The filtrate (about 25 L) was distilled to a volume of 15 L and cooled to 2 cold EtOAc (5 second crop of the product 2 (0.83 kg, 11.6% yield). The two crops of the product were combined, 4.355 kg (60.8% yield). The product showed one spot by tlc analysis (C.sub.6 H.sub.5 CH.sub.3 /CH.sub.3 OH; 9/1).
Pulverized 5-amino-2,4,6-triiodoisophthaloyl chloride 2 (4.35 Kg, 7.347 mol) was dissolved in DMF (6 L). The solution was cooled to 20 Na.sub.2 CO.sub.3 (2.33 Kg) was added; the temperature remained at 20 3-amino-1,2-propanediol 3 (1.67 Kg, 22 mol) in 2.14 L of DMF with cooling (ice-bath) at 34 addition, the reaction mixture was stirred at room temperature for 24 hours; the solid was filtered and washed with MeOH (3 filtrate and the MeOH wash were combined and evaporated under vacuum at 60 syrup (50 and 4 L of concentrated HCl with rapid stirring. The solution was stirred for 45 minutes, and evaporated under reduced pressure at 65 (2 65 diluted with 24 L of MeOH, seeded with an authentic sample of 4 (4-5 g) and stirred at room temperature for 2 days. Off-white solids precipitated during the stirring period. The solids were collected, washed with MeOH, suction-dried, and transferred to a tray and oven-dried at 70 24 hours to give the desired product 4 (2.582 Kg, 49.85% yield). The product showed one spot by tlc analysis (EtOAc/MeOH/AcOH; 10/5/1). LC purity: 98.5% (peak height ) (μCl8, H.sub.2 O/CH.sub.3 CN; 60/40, flow 1 mL/min, retention time 3 minutes).
Compound 4 (2.58 Kg, 3.66 mol) was slurried in pyridine. Acetic anhydride (1.7 Kg, 16.65 mol) was added, drop-wise, to the slurry with stirring and cooling (ice-bath) over a period of 1.25 hours. The slurry temperature during this period was maintained at 33 addition the stirred slurry was allowed to cool to room temperature. During this time the slurry gradually became clear and the resulting solution was allowed to stir at room temperature for 17 hours.
The reaction solution (5.24 L) was diluted with EtOAc (10 L); ice water (7.32 L) was added and the mixture was stirred for 15 minutes. A mixture of ice water (7.32 L) and concentrated HCl (1.464 L) was added and the mixture was stirred for 45 minutes. The layers were separated (separation time 15 minutes) and the brown organic layer (bottom layer) was collected. The aqueous layer was extracted with EtOAc (2 organic layer (top layer) was collected. The organic layers were combined (25 L) and washed with the following solutions: 1. A mixture of water (3.66 L) and concentrated HCl (0.366 L); 2. A mixture of water (3.66 L) and concentrated HCl (0.18 L) and 3. 10% NaCl solution (4 L). The organic layer was then dried over anhydrous Na.sub.2 SO.sub.4 (800 g) overnight. The solution was filtered and evaporated under reduced pressure at 60 was then dried under vacuum at 60 3.19 kg, >100% yield, due to the presence of HOAc).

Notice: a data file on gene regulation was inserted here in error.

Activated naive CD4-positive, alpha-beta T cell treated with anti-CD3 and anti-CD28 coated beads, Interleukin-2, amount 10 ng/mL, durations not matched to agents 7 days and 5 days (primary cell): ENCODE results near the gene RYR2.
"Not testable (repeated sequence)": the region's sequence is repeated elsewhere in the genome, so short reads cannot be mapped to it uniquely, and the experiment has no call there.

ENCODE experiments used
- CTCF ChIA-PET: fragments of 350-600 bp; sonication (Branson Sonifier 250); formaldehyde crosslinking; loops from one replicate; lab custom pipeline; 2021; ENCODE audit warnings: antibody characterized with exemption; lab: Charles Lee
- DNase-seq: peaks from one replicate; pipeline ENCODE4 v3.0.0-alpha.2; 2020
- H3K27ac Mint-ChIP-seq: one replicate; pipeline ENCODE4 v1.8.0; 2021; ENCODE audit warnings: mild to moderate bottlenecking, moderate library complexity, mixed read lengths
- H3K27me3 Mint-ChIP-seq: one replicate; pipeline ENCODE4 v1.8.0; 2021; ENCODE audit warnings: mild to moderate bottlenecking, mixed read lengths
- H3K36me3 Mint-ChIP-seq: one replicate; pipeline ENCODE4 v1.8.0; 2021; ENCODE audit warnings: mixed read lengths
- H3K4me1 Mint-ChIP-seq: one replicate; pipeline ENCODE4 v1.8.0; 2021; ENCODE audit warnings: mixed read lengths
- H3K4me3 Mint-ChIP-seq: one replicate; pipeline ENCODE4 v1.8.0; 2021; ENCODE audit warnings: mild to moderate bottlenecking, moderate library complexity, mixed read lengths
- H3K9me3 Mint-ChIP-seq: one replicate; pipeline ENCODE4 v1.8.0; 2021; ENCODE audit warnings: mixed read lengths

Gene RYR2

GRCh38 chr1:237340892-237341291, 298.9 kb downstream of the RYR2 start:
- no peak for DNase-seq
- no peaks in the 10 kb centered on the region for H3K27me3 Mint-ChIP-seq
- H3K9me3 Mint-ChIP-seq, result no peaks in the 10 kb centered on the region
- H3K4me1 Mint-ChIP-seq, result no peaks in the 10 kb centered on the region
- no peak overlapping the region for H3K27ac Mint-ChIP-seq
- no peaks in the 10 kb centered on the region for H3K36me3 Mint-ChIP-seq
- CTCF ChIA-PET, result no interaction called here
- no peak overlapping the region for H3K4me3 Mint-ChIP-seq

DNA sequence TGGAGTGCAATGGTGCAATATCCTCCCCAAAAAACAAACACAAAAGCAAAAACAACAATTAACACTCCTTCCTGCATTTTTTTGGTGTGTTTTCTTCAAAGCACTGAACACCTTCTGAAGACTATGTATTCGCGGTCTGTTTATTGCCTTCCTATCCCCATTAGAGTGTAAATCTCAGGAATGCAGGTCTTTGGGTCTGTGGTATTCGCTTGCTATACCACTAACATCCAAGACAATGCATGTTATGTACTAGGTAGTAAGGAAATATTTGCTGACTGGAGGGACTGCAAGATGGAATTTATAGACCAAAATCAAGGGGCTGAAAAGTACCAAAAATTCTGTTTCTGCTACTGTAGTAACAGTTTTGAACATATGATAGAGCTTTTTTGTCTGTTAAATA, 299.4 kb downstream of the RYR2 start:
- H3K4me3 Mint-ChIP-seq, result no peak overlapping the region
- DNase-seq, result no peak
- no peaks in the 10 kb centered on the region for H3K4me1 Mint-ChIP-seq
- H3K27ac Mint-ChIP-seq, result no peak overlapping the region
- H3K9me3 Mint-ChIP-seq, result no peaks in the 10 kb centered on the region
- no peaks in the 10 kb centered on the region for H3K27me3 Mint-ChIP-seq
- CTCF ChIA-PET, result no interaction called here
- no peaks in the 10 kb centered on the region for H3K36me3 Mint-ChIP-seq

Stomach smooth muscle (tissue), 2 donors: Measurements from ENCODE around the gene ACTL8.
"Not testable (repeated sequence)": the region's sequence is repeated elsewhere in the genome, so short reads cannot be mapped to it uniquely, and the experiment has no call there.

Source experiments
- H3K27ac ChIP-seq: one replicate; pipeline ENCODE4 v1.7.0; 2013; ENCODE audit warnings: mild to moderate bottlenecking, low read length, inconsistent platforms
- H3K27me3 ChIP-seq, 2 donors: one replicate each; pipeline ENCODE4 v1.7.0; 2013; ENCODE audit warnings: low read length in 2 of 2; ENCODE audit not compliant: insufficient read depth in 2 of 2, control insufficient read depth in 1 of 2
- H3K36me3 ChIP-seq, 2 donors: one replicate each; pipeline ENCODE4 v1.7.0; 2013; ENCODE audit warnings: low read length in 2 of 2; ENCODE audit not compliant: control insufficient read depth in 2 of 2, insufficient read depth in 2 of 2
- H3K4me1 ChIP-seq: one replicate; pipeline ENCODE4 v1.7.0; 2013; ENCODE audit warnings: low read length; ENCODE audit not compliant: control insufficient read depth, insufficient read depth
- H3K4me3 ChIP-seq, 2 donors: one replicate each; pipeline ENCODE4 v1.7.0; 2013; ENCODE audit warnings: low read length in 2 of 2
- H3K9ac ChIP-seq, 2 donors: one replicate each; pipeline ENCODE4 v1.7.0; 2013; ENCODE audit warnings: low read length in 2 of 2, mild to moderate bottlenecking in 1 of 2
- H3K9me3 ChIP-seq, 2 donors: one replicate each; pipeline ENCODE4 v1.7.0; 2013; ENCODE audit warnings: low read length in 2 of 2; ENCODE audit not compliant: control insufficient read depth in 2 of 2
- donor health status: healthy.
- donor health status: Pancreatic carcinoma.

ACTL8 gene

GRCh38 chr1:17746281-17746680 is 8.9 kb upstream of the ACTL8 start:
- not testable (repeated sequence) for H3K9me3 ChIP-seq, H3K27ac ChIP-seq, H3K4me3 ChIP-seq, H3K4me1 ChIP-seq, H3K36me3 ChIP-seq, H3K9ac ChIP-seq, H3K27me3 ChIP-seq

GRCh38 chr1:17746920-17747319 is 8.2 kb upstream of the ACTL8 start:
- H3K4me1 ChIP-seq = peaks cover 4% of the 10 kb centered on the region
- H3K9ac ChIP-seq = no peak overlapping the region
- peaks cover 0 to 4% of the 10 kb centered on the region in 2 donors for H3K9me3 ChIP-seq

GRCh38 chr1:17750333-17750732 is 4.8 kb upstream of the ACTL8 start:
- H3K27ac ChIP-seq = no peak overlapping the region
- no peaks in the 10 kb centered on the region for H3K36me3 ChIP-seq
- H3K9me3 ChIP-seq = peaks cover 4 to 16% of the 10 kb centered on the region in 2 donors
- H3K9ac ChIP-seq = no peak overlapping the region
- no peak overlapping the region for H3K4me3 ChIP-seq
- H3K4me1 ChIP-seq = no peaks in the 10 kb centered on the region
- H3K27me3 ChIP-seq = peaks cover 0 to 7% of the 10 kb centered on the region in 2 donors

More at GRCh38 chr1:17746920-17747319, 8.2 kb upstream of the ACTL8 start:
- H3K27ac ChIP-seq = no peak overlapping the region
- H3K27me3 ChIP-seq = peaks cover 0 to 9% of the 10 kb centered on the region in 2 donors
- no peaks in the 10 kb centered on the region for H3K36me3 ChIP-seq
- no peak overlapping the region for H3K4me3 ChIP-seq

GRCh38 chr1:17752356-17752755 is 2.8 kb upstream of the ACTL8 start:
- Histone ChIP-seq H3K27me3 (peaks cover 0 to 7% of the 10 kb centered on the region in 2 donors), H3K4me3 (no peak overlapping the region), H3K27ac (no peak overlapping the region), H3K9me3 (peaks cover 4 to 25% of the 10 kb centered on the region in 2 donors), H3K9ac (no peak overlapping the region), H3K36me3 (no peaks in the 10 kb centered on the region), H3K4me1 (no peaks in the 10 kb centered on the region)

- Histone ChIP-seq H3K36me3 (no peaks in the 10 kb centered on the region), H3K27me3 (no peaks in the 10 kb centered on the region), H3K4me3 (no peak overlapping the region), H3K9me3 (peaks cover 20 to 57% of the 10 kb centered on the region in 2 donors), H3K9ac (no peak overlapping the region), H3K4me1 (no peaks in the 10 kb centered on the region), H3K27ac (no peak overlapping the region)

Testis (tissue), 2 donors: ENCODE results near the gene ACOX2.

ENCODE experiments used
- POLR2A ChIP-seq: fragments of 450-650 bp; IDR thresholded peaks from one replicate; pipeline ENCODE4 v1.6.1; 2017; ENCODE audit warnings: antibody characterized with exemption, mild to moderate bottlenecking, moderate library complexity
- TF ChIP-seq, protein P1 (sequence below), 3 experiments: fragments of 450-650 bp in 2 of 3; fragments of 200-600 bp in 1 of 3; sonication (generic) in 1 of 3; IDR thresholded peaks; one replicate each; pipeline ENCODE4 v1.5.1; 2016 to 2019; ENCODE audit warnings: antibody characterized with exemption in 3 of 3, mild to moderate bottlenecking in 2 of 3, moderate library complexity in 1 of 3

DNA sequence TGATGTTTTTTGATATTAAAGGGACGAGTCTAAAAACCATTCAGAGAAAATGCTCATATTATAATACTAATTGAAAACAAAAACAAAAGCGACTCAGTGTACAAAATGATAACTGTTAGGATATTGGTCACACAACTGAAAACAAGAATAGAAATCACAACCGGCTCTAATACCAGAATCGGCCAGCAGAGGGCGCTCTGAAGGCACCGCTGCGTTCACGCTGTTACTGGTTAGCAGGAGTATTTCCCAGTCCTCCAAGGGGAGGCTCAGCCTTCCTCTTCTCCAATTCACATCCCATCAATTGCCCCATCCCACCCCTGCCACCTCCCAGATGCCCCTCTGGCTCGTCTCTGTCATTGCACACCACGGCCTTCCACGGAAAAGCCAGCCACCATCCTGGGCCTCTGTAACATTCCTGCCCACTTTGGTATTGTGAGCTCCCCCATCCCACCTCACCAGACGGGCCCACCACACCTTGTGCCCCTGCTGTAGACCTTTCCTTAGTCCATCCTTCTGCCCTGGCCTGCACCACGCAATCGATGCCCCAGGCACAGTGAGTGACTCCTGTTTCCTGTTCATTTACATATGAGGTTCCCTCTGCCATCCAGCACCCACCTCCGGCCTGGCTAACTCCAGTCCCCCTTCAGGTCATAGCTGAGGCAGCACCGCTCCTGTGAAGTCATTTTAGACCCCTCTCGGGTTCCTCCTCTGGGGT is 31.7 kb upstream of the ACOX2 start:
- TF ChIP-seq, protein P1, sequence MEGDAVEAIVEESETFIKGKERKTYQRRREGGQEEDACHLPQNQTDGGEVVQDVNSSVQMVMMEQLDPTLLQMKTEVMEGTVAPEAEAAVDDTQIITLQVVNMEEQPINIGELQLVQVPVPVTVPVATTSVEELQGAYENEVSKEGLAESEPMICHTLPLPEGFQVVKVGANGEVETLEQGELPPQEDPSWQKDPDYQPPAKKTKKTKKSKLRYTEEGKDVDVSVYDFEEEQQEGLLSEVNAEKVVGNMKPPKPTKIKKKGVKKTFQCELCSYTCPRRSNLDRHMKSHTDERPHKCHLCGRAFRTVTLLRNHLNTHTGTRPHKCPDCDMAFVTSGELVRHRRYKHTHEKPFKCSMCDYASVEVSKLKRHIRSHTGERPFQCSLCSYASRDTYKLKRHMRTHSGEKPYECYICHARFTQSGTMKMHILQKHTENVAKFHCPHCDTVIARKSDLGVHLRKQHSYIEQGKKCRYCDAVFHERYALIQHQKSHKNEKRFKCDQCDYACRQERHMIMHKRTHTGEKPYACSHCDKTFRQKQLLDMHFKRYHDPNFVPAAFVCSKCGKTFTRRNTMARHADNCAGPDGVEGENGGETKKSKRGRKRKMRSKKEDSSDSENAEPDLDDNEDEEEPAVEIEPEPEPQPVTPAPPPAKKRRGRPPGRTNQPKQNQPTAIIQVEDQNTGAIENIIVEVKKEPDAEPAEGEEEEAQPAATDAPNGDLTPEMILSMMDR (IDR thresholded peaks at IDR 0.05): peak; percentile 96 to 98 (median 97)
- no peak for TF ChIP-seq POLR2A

The product showed one spot by tlc analysis (EtOAc/CH.sub.2 Cl.sub.2 ; 30/20, Rf: 0.36); lc purity: 97-98%. (μC.sub.18, H.sub.2 O/CH.sub.3 CN; 60/40, flow 1.0 mL/min, retention time 9.8 min); two minor peaks occurred before and one minor peak after the main peak.
Acetyl chloride (778.3 g, 9.91 mol) was slowly (30 min.) added to glycolic acid (493 g; 6.48 mol) with cooling and stirring. The temperature was kept at 15 stirred at room temperature for 0.5 hour at which time a violent expulsion of HCl gas occurred causing the reaction to set up solid. Toluene (1 L) was added, and the mixture was heated to 70 the solid. The solvent was removed under reduced pressure resulting in an oil to which toluene (2 L) was added. After the mixture was allowed to stand overnight, the solids were collected, washed with toluene (1 L) and air-dried to give 568.75 g (74.3%) of 7, m.p. 65 (lit. 67 assigned structure.